Matthew 1:18-23 says: "Now the birth of Jesus Christ was on this wise: When as his mother Mary was espoused to Joseph, before they came together, she was found with child of the Holy Ghost. Then Joseph her husband, being a just man, and not willing to make her a public example, was minded to put her away privily. But while he thought on these things, behold, the angel of the Lord appeared unto him in a dream, saying, Joseph, thou son of David, fear not to take unto thee Mary thy wife; for that which is conceived in her is of the Holy Ghost. And she shall bring forth her first born son, and thou shalt call his name JESUS: for he shall save his people from their sins. Now all this was done, that it might be fulfilled which was spoken of the Lord by the prophet, saying, 'Behold, a virgin shall be with child, and shall bring forth a son, and they shall call his name Emmanuel,' which being interpreted is, God with us."
The prophet in verse 22 is Isaiah who wrote about 700 years before Christ was born, and the passage is Isaiah 7:14. If the Son of God had to come down here in such a way and give Himself to wash away our sins, they must have been exceedingly shameful. The birth of Christ is certainly a joyous event because of the great hope it brings, but it was indeed damning because of the necessity for which He came. He submitted Himself to this life, was made to suffer humiliation and scoffing and then died the cruelest of deaths. All of which was under the direction of the Father who planned our redemption.
One of the greatest parables from the lips of Jesus was the parable of the prodigal son. Look at that young man. He took his father's hard-earned money, went as far away as he could go; sought out the worst companions he could find; got himself in as deep as he could plunge. Yet, after he had wasted everything, his father loved him, received him and restored him. That is an example of grace. When we look at the state he was in, how far he had gone and how far he had fallen, we can see the love of God. The best way to understand God's love is to understand how deep into sin we had fallen - how far He has brought us. Why did He pay such a high price? Why did He send His only son to pay with His life? Because He loved us so much.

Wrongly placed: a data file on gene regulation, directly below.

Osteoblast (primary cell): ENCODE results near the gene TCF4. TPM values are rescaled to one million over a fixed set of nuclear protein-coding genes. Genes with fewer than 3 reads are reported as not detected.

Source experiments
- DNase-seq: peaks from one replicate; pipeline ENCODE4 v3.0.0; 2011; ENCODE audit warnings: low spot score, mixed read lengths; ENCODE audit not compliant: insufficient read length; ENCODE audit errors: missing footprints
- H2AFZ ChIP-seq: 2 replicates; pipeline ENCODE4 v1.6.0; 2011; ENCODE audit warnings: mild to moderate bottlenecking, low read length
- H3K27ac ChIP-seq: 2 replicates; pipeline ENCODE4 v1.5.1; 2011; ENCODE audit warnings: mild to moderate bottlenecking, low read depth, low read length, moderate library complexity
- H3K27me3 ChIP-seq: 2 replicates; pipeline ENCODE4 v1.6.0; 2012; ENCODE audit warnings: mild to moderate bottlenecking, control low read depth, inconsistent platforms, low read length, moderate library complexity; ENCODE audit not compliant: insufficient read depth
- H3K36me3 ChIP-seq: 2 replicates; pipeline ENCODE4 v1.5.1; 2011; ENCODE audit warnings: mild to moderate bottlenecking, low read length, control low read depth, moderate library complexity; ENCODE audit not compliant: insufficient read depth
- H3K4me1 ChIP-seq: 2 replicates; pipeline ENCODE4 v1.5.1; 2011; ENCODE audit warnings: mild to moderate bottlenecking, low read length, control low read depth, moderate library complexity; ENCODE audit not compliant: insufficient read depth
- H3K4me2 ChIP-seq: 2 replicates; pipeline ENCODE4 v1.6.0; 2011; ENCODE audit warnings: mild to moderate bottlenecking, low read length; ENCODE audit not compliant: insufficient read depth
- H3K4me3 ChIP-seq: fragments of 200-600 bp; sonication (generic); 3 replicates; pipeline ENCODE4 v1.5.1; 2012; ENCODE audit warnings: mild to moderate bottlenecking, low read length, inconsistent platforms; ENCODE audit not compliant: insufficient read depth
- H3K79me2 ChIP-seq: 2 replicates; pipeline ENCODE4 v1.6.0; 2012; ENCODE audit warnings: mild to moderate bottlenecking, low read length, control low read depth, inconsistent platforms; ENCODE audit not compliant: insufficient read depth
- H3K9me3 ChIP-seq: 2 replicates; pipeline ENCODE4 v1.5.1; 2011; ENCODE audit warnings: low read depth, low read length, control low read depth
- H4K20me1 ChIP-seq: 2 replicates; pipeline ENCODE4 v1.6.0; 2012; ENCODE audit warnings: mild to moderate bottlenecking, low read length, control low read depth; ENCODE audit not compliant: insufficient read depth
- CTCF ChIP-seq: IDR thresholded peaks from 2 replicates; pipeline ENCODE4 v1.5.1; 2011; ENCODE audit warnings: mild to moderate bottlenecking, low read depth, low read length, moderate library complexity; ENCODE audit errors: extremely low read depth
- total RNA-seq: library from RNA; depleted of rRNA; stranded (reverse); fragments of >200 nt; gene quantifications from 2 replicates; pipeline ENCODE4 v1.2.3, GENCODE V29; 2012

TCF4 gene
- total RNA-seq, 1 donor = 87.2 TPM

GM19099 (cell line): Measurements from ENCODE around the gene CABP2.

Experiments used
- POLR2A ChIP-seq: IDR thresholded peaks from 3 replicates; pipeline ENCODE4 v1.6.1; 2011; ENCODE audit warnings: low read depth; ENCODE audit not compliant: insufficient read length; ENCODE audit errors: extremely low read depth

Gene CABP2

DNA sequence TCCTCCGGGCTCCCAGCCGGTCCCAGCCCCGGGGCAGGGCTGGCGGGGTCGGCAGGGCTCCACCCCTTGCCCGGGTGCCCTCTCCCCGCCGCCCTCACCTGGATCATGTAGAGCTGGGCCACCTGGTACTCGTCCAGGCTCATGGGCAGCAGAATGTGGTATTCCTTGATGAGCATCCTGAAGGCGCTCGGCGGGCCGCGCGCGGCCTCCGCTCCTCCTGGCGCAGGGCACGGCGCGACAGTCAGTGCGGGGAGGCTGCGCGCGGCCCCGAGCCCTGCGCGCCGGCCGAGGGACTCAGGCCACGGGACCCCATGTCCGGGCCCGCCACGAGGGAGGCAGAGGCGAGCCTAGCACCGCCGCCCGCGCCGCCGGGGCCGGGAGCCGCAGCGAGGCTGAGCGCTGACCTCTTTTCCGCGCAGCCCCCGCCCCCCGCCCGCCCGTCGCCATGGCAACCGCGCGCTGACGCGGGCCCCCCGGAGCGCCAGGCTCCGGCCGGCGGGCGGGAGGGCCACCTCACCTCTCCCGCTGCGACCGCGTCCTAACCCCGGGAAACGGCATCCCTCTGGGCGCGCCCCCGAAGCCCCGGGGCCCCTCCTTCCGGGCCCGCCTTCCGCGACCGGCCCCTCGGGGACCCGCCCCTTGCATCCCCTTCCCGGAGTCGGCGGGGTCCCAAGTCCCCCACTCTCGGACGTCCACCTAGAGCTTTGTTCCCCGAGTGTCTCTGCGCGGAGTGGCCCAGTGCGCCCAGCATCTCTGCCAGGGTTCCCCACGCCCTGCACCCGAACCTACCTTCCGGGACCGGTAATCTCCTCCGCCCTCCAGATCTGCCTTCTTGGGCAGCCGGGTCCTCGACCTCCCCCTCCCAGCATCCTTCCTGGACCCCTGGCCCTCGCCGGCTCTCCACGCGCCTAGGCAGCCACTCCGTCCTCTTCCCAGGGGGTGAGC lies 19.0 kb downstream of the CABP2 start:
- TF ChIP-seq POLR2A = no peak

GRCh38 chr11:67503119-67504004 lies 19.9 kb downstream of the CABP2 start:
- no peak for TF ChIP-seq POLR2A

Twice in this passage Christ is given a name. In Biblical times people gave names with meaning to thier children. Noah means rest; Enoch means dedicated; Abram means exalted father; Abraham means father of a multitude; Isaac means he laughs; Jesus means Savior. That is why in verse 21, the angel told Joseph to name his child Jesus: "Thou shalt call his name Jesus, because he shall save his people from their sins." That emphasizes that He alone saves; not our faith in Him, but His death for us. Also, that He saves His people; those made willing to believe; those chosen by the Father. Thirdly, it emphasizes "from their sins." That is not what we deserve but what God graciously did. I do not know of a greater message for Christmas. There is no greater message.
The other name given to Christ is in verse 23, where it says: "They shall call his name Emmanuel, which being interpreted is God with us." Where is that name given to Christ? It is used only three times in the Bible: twice in the Book of Isaiah and once here in Matthew's Gospel. Each time the name is used in the sense of who He is. Christ is Emmanuel, God with us. John 1:14 says: "The word became flesh and dwelt among us and we beheld His glory, the glory of the only begotten of the Father." The idea is that the person of the Godhead called the son was sent by the person called the Father to accomplish redemption for His people, thus, the name "Emmanuel" - God with us. He is Emmanuel. He is Savior.